With that said, anyone who hasn't patched their version of Outlook (when a patch is, in fact, available) gets what they deserve. I don't care how unsophisticated the user's computer knowledge is; vendors can't be held responsible for users who don't apply patches. In summary: bad MS for making promiscuous software and bad user for not patching their system.
I used to install every patch and security patch as they came out.

Until the day I installed a patch that was supposed to stop Outlook Viruses and instead crippled my ability to use Mail Merge - a function I needed to perform my job function at the time.

The only way to remove the patch was to unintall and reinstall from scratch. Microsoft's ever-so-useful repsonse in their FAQ? "We know this is annoying to many users, but we have no plans to fix this issue". The issue wasn't even mentioned in the patch documentation until weeks after I applied it. The original documentation labeled it as a critical patch - essential. Silly me - I believed them.

When the patch breaks the software worse than the original flaw, you start hesitating to apply patches.


--
Karmakaze
[ Parent ]

Did someone mention viruses? (4.60 / 5) (#49)
by hotcurry on Sun Aug 12, 2001 at 07:57:16 PM EST

I suppose, for balance's sake, I should provide a list of Linux viruses, but I couldn't find one. A Linux virus, that is.

Also, I'm counting email trojans as viruses, becuause they're close enough. And I couldn't find a Linux email trojan either. In fact, I couldn't find a single non-Windows email trojan or virus or whatever. This really does look like a Microsoft only problem the more you look at it.

<h3>Viruses, worms and e-mail trojans</h3>
Net4TV: WebTV Security Breach: Hijack Code Can Forward Stored Mail
00-Apr LWN Eric Raymond: Microsoft -- Designed for Insecurity <h3>Viruses, worms and e-mail trojans</h3>
00-Jan CNet: Windows 2000 virus detected
SARC: SubSeven (Windows trojan)
00-Mar Wired: WebTV's 'Non-Virus' Virus
00-May TMF: RFC1521 on email attachments

As you can see, by executing an attachment using an interpreter of some type (whether it be IE, Word, VB, or a native executable), Outlook is exposing a well known security hole that is specifically warned against in the MIME specification.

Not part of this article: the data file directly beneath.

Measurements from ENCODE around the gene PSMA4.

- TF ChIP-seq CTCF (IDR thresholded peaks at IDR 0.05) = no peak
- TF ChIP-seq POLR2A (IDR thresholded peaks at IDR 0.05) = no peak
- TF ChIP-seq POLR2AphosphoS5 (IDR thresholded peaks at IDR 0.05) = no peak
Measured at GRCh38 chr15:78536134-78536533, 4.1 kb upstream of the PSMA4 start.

00-May ZDNet: NewLove bug nastier than ILOVEYOU
00-May Wired: Worm Wreaked Gov't Havoc
00-May ABC: `Killer Resume' Doing a Job on E-Mail Systems
00-Aug Cnet: Consumers open email to targeted virus attacks
01-Jan ZDNet:: Hybris virus: Sleeper hit of 2001
01-Jan: Four European Companies Wiped Out by New Worm Little Davinia
01-Feb Washington Post: Virus Spreads in Tennis Star Guise
01-Apr Computerworld: Microsoft gives a virus to its support customers
"Microsoft received notification of some infected files on a private access Web site for Premier Support and Microsoft Gold Certified Partners in the U.S. only," a Microsoft spokesperson said.

01-Jul CNet: White House dodges Web worm
Computer worms are programs that have the ability to spread across Internet and execute instructions. In this case, the worm sought out vulnerable Web servers using Microsoft software. As for the instructions, the Code Red worm was written to flood the Whitehouse.gov site with a massive amount of data, overwhelming it to the point where it could not be accessed.


popularity (3.50 / 2) (#50)
by kubalaa on Sun Aug 12, 2001 at 08:05:25 PM EST

This doesn't imply anything about the security of Linux. If you were going to write a virus, would you write one that only ran on 2% (or whatever it is these days) of desktop computers?

[ Parent ]
Email viruses, popularity, and MS (4.85 / 7) (#55)
by swr on Sun Aug 12, 2001 at 09:44:30 PM EST

If you were going to write a virus, would you write one that only ran on 2% (or whatever it is these days) of desktop computers?

Once upon a time, *nix was the prevalent system on the internet. There were no email viruses back then.

There is a very obvious correlation between the appearance of email viruses and the release of Microsoft's MUA. I don't think that is a coincidence. In fact, before MS Outlook, the very idea of getting a virus just by reading email was considered ridiculous.

[ Parent ]

just by reading email.. (5.00 / 1) (#83)
by enterfornone on Mon Aug 13, 2001 at 11:25:29 PM EST